NEWS

Why gov't is afraid of Sarawak Report

Steve Oh

Published
Modified 20 Jul 2015, 4:02 am

COMMENT I awoke to a cold winter morning in Melbourne matched only by the black notice before my eyes. I stared at the top story in Malaysiakini which coldly stated: “NOTIFICATION - This website is not available in Malaysia as it violates the National Law”.

The Sarawak Report is officially banned in Malaysia.

That figures. News, as I learned from my journalism course, is something that someone somewhere does not want known. "Is this an unwitting admission of guilt?" some of the many comments in Malaysiakini suggested. After all, Sarawak Report was pivotal in exposing the 1MDB scandal.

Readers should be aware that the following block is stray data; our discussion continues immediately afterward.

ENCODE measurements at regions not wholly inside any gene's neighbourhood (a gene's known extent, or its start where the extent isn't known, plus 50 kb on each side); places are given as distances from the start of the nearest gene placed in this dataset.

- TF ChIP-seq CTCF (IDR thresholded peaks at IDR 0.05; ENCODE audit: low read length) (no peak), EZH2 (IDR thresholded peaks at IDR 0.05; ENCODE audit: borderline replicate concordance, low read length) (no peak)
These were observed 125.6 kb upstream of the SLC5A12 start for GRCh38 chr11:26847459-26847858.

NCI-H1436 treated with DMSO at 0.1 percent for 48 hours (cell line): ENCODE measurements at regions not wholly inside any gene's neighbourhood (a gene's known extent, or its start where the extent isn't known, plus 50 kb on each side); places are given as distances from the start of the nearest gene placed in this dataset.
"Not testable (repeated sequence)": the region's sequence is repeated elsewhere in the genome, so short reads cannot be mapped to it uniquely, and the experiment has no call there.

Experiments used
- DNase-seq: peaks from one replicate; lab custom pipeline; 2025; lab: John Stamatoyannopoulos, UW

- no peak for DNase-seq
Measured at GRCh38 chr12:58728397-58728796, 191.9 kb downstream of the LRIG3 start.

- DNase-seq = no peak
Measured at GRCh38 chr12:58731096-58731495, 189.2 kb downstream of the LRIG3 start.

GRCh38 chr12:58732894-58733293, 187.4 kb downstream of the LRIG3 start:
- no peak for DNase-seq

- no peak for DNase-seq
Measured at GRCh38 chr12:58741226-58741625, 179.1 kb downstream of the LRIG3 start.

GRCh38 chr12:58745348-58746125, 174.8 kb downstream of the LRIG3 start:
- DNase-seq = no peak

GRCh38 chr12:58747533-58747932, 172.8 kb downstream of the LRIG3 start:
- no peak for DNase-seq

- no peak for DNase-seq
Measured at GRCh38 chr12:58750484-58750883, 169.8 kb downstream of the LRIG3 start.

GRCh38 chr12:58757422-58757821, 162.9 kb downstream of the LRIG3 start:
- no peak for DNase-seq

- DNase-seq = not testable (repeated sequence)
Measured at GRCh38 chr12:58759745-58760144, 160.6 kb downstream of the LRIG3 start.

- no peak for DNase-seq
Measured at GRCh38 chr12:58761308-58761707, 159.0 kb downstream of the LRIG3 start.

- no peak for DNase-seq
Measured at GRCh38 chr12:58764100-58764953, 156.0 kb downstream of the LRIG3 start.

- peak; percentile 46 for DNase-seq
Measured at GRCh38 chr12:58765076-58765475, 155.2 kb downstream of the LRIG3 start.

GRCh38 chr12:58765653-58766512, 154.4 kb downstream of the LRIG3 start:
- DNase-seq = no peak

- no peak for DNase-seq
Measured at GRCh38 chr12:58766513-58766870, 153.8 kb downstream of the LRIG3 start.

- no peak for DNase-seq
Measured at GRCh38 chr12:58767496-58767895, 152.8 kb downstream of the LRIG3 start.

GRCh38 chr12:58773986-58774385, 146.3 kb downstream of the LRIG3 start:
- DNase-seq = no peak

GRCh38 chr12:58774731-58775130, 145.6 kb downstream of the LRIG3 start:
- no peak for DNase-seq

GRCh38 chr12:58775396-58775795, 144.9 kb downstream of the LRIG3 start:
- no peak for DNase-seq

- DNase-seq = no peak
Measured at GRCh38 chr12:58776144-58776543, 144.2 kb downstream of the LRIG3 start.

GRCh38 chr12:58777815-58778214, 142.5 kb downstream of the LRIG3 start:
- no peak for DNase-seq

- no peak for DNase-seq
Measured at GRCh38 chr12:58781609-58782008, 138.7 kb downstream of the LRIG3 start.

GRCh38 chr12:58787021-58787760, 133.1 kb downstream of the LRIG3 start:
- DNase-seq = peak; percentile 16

Does the Sarawak Report publish information that someone in Malaysia does not want known?

Should the government not take other more democratic actions than use the jackboots approach? Does it not trust its legal system? After all, Prime Minister Najib Abdul Razak has sued Malaysiakini , so why not sue the Sarawak Report ?

What ‘National Law’ has the Sarawak Report violated?

Indeed, these days there are more questions than answers...

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